Believe it or not, I’ve searched all over this site, and I haven’t found an answer to this question.
I see references to how to use LinQ’s and how to pay for them, and debates about limiting them. And they are mentioned a lot as being integral to the learning method of this site.
But I don’t actually see a description of what they are anywhere.
Are they flashcards? Are they some sort of complicated lexical tree that will get sent to my email never to be opened?
I have to admit. I’m lost.
Why are they better than the old fashioned technique of note taking, particularly for those who are tactile learners?
“As you read the text at your Lesson page, save the words and phrases that give you trouble. We call this LingQing.”
“LingQing, (saving words and phrases to your database) will help you understand the new language.”
You create a LingQ by clicking on the meaning of a word you see when you hover your mouse over it, or by clicking new hint. A lot of people like this because it’s easy, and because you can easily see the words you studied earlier, in any lesson. You don’t need to do that of course, you said in another thread you learn better by taking notes by hand… and well me too, and nothing stops you from doing that right?
I have created 40 000 lingQs now and learned maybe 20 000 of them. There is no way I could keep that quantity of paper notes organised. On LingQ, however, it’s easy to find a word I’m learning, and find examples of the word from the lessons I have studied.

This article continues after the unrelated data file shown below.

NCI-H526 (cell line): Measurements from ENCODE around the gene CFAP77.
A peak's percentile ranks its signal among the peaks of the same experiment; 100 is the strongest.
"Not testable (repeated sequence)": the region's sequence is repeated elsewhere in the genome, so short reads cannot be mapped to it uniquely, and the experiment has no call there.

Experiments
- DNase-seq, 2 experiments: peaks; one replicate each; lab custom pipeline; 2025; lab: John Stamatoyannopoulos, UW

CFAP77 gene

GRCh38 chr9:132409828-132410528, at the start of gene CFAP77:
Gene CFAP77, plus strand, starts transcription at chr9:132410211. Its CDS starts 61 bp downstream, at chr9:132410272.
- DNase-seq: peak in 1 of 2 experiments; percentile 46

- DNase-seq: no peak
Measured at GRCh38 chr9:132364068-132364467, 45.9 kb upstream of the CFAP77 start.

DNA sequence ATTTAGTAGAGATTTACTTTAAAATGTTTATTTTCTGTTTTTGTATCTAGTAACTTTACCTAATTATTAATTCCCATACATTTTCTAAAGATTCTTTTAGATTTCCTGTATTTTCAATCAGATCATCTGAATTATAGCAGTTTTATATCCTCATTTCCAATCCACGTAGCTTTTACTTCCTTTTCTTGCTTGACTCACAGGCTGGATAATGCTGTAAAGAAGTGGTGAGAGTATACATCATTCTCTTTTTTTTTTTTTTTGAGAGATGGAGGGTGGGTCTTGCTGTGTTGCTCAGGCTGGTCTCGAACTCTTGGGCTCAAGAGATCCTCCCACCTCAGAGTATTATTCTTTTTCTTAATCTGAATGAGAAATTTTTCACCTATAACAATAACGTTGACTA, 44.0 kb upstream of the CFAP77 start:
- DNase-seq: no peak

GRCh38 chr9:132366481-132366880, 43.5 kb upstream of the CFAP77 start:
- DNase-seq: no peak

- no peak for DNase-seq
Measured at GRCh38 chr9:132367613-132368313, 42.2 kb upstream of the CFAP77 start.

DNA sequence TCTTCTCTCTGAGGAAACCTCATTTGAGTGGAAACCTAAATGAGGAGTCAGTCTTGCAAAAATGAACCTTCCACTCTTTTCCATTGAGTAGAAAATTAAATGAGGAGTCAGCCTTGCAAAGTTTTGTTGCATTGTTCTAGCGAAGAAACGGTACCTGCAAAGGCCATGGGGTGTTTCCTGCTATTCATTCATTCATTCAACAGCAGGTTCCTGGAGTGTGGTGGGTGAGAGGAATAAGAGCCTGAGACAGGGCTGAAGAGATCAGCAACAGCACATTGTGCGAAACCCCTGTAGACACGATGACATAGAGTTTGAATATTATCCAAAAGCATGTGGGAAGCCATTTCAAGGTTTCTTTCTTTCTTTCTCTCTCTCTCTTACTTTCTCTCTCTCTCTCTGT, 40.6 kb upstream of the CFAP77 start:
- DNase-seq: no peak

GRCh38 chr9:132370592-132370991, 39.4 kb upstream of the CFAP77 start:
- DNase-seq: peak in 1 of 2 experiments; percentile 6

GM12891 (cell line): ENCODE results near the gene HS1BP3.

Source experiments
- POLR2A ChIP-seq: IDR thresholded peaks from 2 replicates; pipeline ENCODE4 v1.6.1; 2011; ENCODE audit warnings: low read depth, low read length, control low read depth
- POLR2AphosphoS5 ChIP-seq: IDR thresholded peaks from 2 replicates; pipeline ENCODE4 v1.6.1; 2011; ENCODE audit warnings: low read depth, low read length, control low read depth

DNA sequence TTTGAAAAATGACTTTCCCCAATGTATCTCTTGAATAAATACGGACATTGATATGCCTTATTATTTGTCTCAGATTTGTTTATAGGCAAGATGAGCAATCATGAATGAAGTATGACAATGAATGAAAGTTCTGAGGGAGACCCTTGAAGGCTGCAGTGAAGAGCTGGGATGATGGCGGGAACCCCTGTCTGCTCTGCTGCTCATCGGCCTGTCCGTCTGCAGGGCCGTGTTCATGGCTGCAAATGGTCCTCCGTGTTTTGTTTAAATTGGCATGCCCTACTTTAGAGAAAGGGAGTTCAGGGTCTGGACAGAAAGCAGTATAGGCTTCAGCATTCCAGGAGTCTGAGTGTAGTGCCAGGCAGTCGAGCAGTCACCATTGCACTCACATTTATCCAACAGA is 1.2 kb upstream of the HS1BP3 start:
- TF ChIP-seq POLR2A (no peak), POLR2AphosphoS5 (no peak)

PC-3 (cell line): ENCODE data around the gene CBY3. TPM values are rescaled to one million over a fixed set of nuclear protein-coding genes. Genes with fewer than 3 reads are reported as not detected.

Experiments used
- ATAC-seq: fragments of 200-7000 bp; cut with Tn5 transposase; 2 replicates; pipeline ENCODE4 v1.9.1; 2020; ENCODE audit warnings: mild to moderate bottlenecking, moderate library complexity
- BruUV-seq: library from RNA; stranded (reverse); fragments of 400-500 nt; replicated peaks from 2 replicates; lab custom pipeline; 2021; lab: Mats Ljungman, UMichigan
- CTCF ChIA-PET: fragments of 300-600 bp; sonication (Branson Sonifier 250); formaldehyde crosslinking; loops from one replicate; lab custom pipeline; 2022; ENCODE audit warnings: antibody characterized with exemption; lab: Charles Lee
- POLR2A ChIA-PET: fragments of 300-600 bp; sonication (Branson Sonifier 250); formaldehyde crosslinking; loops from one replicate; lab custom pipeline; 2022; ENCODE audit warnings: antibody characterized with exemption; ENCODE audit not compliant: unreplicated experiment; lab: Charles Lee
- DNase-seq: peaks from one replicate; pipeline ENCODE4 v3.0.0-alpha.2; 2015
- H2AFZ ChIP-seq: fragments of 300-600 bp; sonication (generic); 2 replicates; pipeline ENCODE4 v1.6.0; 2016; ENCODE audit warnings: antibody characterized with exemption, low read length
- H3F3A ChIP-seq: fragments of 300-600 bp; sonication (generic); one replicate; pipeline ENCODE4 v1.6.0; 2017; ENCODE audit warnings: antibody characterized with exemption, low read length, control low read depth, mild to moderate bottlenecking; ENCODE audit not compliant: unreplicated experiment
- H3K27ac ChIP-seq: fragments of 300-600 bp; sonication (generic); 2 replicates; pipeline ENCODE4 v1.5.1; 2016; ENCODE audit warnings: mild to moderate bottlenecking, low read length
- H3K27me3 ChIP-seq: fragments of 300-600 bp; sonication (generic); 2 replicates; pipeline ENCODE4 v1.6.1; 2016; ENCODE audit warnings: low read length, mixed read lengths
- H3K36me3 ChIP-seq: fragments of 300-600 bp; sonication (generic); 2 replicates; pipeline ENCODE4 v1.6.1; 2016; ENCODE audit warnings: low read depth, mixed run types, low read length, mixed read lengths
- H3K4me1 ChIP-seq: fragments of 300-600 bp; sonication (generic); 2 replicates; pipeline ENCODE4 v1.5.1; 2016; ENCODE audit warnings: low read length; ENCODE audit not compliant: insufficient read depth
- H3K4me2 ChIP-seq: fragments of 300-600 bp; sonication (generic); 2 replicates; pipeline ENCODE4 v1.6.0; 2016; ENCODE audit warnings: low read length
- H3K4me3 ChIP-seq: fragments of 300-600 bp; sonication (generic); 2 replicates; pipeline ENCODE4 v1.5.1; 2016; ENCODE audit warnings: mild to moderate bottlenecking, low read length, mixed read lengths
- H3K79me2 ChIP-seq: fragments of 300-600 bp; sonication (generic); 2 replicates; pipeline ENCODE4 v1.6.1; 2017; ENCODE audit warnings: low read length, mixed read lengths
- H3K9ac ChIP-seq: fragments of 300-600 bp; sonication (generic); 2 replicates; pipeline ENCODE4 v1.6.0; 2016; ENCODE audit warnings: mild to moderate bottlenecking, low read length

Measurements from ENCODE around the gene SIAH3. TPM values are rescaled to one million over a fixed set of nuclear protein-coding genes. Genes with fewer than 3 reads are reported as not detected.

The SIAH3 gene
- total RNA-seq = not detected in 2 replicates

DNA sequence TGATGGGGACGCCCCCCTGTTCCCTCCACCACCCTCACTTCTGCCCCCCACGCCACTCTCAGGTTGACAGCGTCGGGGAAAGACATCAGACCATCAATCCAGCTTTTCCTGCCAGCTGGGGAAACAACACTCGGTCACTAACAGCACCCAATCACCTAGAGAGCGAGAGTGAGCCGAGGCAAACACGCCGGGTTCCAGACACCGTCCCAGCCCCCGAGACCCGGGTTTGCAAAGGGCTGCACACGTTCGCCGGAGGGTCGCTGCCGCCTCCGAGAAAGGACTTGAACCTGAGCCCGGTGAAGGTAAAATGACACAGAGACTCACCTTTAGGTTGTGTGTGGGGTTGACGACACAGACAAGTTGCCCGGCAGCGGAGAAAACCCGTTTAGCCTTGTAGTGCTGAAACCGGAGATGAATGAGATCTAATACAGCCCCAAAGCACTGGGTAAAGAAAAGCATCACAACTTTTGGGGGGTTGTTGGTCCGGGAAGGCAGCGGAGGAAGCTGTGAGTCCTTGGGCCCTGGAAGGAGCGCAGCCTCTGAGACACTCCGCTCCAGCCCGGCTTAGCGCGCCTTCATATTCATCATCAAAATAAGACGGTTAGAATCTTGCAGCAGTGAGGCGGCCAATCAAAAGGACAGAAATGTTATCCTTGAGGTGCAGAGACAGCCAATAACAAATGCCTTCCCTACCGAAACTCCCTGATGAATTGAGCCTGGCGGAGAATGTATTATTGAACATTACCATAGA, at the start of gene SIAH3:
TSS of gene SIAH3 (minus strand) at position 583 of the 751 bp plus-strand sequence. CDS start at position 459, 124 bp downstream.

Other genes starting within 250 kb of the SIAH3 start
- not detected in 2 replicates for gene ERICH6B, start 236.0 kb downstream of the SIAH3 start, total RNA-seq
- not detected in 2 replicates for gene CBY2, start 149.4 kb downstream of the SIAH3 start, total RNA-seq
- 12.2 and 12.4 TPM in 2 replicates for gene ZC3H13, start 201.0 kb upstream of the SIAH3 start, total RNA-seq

In 2 years of learning Russian on LingQ I have gained a wider passive vocabulary than I have managed with 32 years of learning German I therefore recommend creating LingQs.
I have to agree with SBTP, I am making much better progress and having more fun doing the lingQing than I did before I took the plunge and only used lists, anki, cards, or nothing. I don’t do a lot of reviewing off the lingQs but I think I might start that too. Meanwhile, I am enjoying reading foreign language texts a lot more after I have gone through and lingQed in all the words I couldn’t understand.
Every time you save a word or phrase to your database, you create a LingQ. If you start doing so, everything will become clearer.
When you create a LingQ you start a number of processes. You start keep a statistical record of your learning activity and progress. You enable the differential highlighting of new words, words that you are learning, words that you have learned at LingQ and words that you already knew. You create Flash Cards that are emailed to you. You make it possible to study on our iLingQ app for the iPhone/iPad. Yo can edit LingQs. You can Tag LingQs. You can ask questions on our Forums about your LingQs. You can see examples of your captured LingQs in different phrases in our library or in content that you have already studied, appealing to your episodic memory.
As you continue reading and listening, and working with your LingQs, you start to accumulate more and more words, which is the main task of language learning.
BTW, I do not believe that there are tactile learners, or other kinds of learners. I believe that our brains essentially learn the same way. We have preferred ways of learning based on what we are used to doing. But the learning process in the brain is largely the same. We need lots of input, lots of examples, and with a little help, the brain will start to put labels on things and form its own patterns to absorb a new language.